Glory Days Gently Give Way to the Present in Kayaking Documentary ‘The River Runner’

A documentary about a man who arrogantly strides into some of the most dangerous areas nature has to offer would begin with a Hemingway quote. In this case it’s from his classic war novel A Farewell to Arms, and it goes thusly: “The world breaks everyone and afterward many are strong at the broken places.”

As per usual when a sentence from a complex, nuanced story gets dropped into another with no context, there’s always more. You don’t need to read the book or know the exact chapter to sense that Hemingway’s novel is darker than this one sentence would have us believe; anyone who’s passingly familiar with one particular romcom starring two people who stand out for their attractiveness in a genre full of the absurdly beautiful and lovelorn will have had the ending ruined for them by now.

Give The River Runner a chance though, and it goes to a few somewhat surprising places. None of them are exactly new ground, but rather than Hemingway’s words being “twisted by knaves to make a trap for fools,” as another man once wrote, they help establish River as a doc for the present moment rather than pining for times past. And it makes for a much better vantage point for a view on Scott Lindgren’s life.

A legend in the kayaking world, Lindgren broke ground in the 90’s, where he found himself “in the right place at the time doing the right thing,” as he puts it. Growing up in the 70’s in a hardscrabble childhood that included a stabbing incident, kayaking became a way to channel his energy and aggression into a sport he loved. For a long time, it paid off, with the production company he founded raking in the money thanks to his very 90’s videos, and building up camaraderie with his fellow daredevil kayakers who were willing to paddle in some of the world’s most dangerous waters.

As The River Runner brings in many of Lindgren’s contemporaries, they’re all various shades of wistful as they recount the days of their youth, when “all was right in the world.” It isn’t until later that this world is contextualized somewhat, with their filmmaking seeming to occur in something of a vacuum for anyone unfamiliar with the bustling, bursting world of indie movies at the time.

Context is reserved for the emotional and spiritual implications of how Lindgren was living at the time. Footage of him and his bros, all young white men who looked, thought, and acted the same, raises all the red flags, and sure enough, Lindgren and his friends leaned all in to the most toxic expectations of masculinity at the time. Fueled by adrenaline, they would immediately ostracize anyone who showed what they viewed as emotional weakness, unable to harden themselves to the demands of what quickly became their full-time jobs. 

That included the death of many he’d grown close to. “I’d lost too many friends, so it was easy to be a dick about it,” Lindgren regretfully recalled. None of them knew how to cope, so any loss or mental and emotional difficulties were drowned in binge drinking and the constant search for their next expedition. Runner compassionately gives us a view into the toll this took on its subject, as Lindgren’s passion and mindset slowly broke down and corporate demands grew, feeding into ever greater self-isolation. When his breaking point finally came, what was supposed to be an absence of three months from his beloved kayaking ballooned into eight years.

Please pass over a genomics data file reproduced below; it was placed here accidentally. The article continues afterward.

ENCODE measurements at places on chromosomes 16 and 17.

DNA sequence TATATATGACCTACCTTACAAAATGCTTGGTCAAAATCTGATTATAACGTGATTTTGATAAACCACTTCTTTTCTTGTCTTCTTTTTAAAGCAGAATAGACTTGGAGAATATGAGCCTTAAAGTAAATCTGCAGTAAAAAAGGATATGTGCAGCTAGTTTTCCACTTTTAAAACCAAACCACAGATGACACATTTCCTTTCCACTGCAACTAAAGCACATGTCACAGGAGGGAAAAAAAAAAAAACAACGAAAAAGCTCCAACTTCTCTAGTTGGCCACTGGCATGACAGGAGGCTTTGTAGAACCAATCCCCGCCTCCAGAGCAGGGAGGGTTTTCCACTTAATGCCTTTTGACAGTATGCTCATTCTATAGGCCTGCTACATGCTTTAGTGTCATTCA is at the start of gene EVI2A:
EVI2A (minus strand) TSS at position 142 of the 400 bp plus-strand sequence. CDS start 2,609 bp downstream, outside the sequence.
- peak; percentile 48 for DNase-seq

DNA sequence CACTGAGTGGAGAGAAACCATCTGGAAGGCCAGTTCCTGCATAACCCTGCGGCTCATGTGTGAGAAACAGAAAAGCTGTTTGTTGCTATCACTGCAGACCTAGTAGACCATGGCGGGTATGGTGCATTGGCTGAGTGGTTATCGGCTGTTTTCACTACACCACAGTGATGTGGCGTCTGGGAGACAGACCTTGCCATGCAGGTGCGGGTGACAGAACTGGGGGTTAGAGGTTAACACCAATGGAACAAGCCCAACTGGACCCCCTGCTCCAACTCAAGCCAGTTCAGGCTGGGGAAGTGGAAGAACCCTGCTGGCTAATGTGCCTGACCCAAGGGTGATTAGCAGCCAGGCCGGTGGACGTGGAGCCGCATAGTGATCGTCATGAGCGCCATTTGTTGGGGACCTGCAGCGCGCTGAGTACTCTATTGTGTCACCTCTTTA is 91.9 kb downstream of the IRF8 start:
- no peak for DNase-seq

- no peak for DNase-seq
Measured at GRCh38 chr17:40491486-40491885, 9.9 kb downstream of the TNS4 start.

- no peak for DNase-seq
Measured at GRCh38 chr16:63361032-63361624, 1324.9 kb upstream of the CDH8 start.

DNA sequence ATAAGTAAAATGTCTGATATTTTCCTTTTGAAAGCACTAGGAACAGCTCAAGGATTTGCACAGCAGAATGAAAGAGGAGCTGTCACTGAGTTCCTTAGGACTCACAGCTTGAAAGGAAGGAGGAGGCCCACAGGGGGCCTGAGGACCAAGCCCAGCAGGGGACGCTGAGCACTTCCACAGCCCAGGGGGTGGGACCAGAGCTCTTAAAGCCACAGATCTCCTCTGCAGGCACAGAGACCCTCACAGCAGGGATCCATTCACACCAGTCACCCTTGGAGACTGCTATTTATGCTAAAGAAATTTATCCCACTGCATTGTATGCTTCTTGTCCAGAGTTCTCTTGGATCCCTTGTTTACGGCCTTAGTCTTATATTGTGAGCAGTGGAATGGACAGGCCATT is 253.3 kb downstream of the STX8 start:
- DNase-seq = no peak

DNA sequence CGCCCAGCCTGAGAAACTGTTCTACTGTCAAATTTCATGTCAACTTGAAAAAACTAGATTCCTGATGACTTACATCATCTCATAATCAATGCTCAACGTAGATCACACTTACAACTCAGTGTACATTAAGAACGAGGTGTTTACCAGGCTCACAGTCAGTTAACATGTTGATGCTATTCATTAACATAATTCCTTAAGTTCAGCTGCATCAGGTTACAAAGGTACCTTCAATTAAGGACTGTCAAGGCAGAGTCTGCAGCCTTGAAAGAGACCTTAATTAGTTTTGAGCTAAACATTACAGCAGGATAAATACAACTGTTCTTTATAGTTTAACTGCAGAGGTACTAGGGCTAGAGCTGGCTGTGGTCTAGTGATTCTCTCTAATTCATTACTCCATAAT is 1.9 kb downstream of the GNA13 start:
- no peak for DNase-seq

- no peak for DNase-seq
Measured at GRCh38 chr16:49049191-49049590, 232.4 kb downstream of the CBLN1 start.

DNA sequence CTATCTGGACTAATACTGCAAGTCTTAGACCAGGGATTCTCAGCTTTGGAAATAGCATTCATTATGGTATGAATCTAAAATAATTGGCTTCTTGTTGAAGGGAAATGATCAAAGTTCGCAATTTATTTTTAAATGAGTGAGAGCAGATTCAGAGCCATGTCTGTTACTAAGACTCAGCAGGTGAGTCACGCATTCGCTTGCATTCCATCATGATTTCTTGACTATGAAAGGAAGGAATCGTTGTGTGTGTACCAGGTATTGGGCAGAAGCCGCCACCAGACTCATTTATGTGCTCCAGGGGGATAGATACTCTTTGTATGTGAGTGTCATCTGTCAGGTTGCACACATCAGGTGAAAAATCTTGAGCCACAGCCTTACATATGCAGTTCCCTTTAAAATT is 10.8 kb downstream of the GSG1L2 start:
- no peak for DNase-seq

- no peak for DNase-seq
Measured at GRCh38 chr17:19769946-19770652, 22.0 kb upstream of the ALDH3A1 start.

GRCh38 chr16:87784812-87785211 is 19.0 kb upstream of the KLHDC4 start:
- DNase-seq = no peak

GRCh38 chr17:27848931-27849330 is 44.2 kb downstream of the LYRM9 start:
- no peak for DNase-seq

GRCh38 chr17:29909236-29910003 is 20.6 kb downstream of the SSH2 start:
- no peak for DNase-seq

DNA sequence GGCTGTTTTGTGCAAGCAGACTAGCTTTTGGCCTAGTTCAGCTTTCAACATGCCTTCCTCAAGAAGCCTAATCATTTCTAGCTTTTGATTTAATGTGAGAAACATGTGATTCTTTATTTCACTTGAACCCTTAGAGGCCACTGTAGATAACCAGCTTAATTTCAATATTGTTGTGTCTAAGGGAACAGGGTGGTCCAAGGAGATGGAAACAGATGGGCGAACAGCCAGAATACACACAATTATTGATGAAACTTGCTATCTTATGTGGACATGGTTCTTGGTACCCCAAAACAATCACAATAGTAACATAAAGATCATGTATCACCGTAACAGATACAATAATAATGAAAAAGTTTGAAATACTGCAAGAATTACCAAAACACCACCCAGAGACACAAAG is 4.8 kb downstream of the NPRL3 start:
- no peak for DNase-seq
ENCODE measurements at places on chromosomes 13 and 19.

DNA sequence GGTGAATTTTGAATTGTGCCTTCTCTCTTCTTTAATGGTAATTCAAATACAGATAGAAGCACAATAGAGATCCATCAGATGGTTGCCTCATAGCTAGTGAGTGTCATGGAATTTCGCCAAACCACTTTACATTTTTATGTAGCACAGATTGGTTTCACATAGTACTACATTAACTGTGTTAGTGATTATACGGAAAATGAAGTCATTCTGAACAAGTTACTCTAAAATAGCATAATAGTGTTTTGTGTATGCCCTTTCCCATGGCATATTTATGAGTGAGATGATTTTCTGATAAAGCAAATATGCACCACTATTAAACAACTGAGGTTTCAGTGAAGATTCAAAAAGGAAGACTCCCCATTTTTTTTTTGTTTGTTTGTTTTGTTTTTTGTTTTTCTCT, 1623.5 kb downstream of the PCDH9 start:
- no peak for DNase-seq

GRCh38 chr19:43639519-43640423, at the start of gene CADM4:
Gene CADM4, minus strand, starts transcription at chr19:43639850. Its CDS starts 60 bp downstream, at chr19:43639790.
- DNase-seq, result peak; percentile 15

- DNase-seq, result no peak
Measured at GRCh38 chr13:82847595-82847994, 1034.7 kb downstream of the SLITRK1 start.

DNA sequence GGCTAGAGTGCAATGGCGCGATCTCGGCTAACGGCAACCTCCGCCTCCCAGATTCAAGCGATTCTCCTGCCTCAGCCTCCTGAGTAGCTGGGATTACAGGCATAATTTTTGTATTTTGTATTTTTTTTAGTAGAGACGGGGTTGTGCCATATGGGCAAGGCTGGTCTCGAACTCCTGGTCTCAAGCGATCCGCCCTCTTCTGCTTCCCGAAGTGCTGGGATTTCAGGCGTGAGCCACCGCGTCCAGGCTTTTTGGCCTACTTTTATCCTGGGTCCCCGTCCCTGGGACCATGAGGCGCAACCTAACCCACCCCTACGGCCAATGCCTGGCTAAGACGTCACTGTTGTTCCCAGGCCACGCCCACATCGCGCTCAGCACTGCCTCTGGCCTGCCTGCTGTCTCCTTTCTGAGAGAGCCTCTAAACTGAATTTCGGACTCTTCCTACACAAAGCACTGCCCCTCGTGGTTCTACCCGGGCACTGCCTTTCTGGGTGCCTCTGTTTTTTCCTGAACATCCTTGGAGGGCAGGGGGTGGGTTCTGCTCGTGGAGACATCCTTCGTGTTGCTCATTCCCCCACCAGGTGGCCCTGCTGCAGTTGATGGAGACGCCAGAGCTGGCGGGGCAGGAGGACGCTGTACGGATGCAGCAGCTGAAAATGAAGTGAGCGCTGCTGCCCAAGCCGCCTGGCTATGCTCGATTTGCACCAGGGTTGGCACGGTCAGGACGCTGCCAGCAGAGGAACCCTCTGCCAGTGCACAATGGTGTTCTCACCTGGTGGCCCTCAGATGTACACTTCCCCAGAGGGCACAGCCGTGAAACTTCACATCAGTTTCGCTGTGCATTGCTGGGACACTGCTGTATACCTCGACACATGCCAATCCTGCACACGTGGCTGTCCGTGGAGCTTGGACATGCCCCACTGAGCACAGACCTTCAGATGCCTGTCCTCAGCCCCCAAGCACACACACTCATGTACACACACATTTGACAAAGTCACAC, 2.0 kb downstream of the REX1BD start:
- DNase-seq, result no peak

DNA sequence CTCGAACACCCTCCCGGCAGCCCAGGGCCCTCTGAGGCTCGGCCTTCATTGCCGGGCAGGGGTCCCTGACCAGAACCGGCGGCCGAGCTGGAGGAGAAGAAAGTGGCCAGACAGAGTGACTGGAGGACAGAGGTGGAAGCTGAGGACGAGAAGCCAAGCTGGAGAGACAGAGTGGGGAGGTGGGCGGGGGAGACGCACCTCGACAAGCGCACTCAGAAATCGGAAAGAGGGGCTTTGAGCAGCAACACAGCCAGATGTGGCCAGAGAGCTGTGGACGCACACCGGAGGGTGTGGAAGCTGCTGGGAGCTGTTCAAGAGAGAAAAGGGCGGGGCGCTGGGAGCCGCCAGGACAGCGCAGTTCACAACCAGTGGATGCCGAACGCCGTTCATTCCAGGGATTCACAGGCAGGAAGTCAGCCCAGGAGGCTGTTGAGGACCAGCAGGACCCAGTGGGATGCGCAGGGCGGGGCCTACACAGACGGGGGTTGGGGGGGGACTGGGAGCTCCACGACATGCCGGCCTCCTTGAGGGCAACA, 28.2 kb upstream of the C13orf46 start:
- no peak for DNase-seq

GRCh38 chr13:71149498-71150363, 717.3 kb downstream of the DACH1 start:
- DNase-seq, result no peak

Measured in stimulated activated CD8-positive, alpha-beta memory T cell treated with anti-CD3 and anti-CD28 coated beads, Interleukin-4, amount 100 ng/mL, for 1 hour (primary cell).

When bad habits build up over the course of a lifetime, it tends to take something drastic to change them, and Lindgren’s catalyst is a brain tumor, which proves to be the course corrector he needs. It’s also when the documentary’s values are on full display, as Lindgren becomes committed to healing himself mentally as well as physically, forming a healthy relationship, and getting back into the kayaking.

It’s also where Rush Sturges is perhaps too close to the story, being a professional kayaker himself. Inserting himself and where he falls into the story a bit would add some needed context make an already emotional process all the more touching to see both him and Lindgren at peace with passing the torch rather than attempting to relive their years of glory. 

Seeing the next generation make something even better can be a bittersweet thing, and change is clearly good when the younger, still all male kayakers refuse to ostracize Lindgren in his more fragile state. He’s a man they clearly all still admire, and they treat him far better than how he acknowledges he treated others, assisting him in his recovery.  

Lindgren’s healing journey is ongoing, and he and Sturges will clearly still feel a great affection for the nature they once made their life in, which is depicted with vibrant animation as they describe the uncontrollable rivers they love and respect. The main focus are the four which flow from Tibet’s sacred Mount Kailash, and it’s this obsession that is the throughline of The River Runner, even as they become almost a sideline to the documentary’s surprisingly tender meditations on healing and change. 

An outside perspective would’ve been useful for making Runner a potentially great film, but its deeply insular gaze will be appealing to an audience that’s more invested than ever in mental health and growth.

Rating: 6/10 SPECS

Featured Image Credit: ©[mountainberryphoto] via

Photo of author
About the author
Andrea Thompson
Andrea Thompson is a writer, editor, and film critic who is also the founder and director of the Film Girl Film Festival. She is a member of the Chicago Indie Critics and runs her own site, A Reel Of One's Own, and has written for, The Spool, The Mary Sue, Inverse, and The Chicago Reader. She has no intention of becoming any less obsessed with cinema, comics, or nerdom in general.